JŠK Legal Flash
The end of vague definition of the company’s scope of business
The Supreme Court ruled that the definition of scope of business "Manufacturing, trade and services not listed in Annexes 1 to 3 of the Trade Licensing Act" in the articles of association is too vague and therefore invalid due to uncertainty. The affected companies are obliged to update their founding documents to include a clear definition of their scope of business and to update this information in the Commercial Register. The registry courts may also officially request companies to fulfil this obligation under the penalty of their dissolution with liquidation. Newly established companies will also have to meet the condition of certainty when defining their scope of business, otherwise they cannot be registered in the Commercial Register.
(NS 27 Cdo 3549/2020)
Supreme Court overturned criticised judgment on the invalidity of shareholders' agreements
Although the Supreme Court acknowledged that a shareholders' agreement that would bind them to give instructions to members of the board of directors in matters of business management and to ensure that these instructions are automatically carried out would be invalid, it did not agree with the High Court as regards other issues. According to the court, it is necessary to distinguish the company's business management from its strategic management. Unlike business management, the general meeting may issue instructions to the board of directors in matters of strategic management. The Supreme Court recalled the priority of interpretation, which does not lead to the invalidity of the agreement. This means that even if a matter of business management were involved, the agreement would not be invalid if the shareholders' obligation were interpreted as an obligation of intercession with the members of the board of directors or as a "guarantee of a certain result". In these cases, the shareholders may assume the obligation in relation to the actions of the board of directors, which, inter alia, will enable the members of the board of directors to comply with the duty of care. These conclusions must be considered when drafting shareholders' agreements, or a group can be established within which instructions regarding business management can be given.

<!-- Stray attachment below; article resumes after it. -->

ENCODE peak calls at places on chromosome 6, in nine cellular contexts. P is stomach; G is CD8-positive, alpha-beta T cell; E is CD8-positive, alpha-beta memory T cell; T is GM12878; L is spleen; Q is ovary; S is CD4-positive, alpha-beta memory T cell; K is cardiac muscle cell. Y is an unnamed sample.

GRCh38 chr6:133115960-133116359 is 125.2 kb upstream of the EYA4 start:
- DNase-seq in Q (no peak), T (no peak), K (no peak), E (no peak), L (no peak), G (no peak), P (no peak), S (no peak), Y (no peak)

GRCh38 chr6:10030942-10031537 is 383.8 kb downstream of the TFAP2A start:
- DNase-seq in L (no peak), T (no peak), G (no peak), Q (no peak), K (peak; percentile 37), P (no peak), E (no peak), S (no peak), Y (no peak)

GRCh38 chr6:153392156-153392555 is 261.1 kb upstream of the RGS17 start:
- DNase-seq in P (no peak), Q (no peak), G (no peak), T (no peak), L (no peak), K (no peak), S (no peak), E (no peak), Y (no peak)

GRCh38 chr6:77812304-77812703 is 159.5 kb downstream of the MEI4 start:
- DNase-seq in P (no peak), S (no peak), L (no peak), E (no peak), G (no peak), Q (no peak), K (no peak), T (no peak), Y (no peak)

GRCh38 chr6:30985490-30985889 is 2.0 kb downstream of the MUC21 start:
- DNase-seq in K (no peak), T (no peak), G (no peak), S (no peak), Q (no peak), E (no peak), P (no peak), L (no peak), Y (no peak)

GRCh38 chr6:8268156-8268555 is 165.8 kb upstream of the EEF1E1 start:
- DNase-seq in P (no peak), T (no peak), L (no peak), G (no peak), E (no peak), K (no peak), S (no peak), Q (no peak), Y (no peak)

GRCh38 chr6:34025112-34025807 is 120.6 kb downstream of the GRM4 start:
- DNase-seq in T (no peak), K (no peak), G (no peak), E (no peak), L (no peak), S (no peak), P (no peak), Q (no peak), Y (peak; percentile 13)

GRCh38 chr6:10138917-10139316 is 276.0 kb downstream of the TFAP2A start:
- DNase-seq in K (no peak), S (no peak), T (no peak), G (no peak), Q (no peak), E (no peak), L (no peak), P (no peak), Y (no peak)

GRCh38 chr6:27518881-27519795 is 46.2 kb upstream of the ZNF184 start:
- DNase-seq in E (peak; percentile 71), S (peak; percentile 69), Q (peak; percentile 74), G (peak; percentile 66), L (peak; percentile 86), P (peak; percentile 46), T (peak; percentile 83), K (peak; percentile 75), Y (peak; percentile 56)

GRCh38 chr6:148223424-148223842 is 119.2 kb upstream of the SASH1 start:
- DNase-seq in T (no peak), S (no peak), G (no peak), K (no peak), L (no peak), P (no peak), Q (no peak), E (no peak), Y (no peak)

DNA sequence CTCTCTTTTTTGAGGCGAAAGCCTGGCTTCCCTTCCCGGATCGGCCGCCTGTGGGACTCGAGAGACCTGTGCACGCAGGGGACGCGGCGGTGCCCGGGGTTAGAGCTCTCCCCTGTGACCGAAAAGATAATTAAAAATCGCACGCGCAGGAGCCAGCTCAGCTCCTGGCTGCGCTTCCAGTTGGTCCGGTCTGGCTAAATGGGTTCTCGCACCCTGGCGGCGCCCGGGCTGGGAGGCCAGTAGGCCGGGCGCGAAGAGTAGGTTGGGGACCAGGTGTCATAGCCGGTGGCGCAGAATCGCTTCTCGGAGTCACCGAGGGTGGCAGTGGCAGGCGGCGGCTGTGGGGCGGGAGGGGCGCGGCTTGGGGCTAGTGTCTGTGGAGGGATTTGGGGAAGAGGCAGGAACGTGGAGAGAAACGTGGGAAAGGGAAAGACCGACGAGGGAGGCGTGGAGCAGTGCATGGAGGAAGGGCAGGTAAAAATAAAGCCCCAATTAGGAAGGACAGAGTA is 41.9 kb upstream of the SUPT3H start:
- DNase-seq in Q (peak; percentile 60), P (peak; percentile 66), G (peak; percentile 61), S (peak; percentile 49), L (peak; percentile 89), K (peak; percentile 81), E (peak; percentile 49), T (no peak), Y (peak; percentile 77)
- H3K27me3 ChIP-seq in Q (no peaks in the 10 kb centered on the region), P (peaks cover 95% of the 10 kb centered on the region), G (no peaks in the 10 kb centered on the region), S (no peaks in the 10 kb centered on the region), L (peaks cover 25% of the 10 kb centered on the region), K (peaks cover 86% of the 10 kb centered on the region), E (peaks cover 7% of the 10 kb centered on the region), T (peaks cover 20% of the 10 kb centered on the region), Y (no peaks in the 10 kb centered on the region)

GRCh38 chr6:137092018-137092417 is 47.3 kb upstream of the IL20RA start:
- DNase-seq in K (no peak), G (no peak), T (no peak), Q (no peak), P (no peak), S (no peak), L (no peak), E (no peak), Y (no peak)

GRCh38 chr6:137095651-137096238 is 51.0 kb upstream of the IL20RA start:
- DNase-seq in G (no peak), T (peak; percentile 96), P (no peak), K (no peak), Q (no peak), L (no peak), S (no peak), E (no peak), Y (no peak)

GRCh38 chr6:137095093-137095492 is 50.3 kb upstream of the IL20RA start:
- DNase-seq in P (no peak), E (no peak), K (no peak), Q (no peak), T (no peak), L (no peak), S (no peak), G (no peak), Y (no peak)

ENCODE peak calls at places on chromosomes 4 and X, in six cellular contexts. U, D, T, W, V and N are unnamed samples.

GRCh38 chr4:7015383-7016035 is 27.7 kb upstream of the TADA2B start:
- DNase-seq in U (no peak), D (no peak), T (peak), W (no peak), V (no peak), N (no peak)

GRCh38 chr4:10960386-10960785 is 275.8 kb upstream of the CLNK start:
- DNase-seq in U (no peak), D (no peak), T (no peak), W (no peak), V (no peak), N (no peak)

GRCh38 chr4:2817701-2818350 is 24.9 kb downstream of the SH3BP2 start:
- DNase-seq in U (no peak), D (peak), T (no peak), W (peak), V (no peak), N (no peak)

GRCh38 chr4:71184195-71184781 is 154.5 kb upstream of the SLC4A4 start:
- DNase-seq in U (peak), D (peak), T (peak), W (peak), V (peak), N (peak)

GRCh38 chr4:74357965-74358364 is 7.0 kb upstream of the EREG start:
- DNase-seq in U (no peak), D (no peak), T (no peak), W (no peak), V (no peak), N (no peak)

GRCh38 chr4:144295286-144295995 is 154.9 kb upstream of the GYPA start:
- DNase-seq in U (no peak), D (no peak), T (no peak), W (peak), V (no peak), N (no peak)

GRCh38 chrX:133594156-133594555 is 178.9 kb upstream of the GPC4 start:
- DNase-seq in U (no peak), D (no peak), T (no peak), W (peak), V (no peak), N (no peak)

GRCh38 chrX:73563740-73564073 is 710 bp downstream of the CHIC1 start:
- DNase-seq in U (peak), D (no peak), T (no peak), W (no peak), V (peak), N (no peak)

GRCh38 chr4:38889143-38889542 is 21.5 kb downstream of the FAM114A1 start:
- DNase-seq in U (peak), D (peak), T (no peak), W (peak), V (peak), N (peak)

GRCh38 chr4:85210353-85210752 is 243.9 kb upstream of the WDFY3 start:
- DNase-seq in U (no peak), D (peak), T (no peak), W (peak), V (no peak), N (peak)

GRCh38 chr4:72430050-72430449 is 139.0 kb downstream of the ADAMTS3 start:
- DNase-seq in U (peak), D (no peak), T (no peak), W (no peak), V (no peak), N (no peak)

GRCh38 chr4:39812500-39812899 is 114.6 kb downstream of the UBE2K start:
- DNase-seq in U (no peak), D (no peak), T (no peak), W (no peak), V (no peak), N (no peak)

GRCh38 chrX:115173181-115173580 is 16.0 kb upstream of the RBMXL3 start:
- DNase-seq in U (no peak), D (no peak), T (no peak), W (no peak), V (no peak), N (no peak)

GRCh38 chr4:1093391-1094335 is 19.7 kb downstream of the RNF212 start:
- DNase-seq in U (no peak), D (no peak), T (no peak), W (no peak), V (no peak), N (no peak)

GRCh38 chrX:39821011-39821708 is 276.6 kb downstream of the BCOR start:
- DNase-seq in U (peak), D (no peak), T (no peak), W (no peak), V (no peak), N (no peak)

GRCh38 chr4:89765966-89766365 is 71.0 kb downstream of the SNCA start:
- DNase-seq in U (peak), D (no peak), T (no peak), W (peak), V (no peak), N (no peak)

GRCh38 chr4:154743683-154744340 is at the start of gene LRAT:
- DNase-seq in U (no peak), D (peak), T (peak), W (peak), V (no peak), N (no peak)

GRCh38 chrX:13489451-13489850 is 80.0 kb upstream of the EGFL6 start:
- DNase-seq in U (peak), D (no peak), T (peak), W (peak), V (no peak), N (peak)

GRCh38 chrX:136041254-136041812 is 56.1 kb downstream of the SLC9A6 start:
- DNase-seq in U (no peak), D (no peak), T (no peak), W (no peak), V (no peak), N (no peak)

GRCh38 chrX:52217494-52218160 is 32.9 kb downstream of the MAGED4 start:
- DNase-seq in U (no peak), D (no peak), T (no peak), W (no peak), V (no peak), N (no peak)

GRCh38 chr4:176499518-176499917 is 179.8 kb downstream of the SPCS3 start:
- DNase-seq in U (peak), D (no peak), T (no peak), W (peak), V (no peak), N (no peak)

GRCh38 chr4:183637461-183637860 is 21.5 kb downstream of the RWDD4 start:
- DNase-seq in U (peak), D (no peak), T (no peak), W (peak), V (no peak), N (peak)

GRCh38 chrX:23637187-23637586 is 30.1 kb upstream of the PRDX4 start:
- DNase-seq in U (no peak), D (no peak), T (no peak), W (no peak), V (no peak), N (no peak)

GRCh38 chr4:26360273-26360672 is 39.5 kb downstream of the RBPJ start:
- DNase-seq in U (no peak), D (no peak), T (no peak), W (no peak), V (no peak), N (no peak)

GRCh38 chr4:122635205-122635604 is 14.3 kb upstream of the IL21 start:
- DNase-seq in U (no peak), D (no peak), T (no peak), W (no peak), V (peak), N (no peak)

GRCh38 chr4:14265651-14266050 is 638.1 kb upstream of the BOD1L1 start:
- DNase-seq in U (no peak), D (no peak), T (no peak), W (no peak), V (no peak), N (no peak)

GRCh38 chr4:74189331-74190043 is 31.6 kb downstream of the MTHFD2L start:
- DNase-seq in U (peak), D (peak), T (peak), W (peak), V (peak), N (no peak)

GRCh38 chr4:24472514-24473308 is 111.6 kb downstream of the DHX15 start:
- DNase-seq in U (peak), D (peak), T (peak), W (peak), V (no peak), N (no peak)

(NS 27 Cdo 1873/2019)
The Supreme Court ruled for the first time on the pre-emptive right of shareholders to subscribe for shares under the Business Corporations Act
The pre-emptive right of shareholders to subscribe for the company's shares when increasing the registered capital can be excluded only if it is in the important interest of the company. It follows from the judgment that neither the need for the company to secure enough funds for the implementation of a specific project nor the capitalisation of some shareholders' receivables from the company can be regarded as an important interest. If a company wishes to raise funds by subscribing for new shares, it cannot differentiate between shareholders and simply exclude some shareholders from subscribing for new shares. Nor can the capitalisation of shareholders' receivables be regarded as an important interest if it follows from the factual circumstances that the receivables of the respective shareholders arose for a specific purpose. As the subscription of new shares only by some shareholders marginalises the share of other shareholders, the exclusion of some shareholders from the share subscription must not be misused as a tool to purposefully weaken the position of these shareholders.
(NS 27 Cdo 155/2019)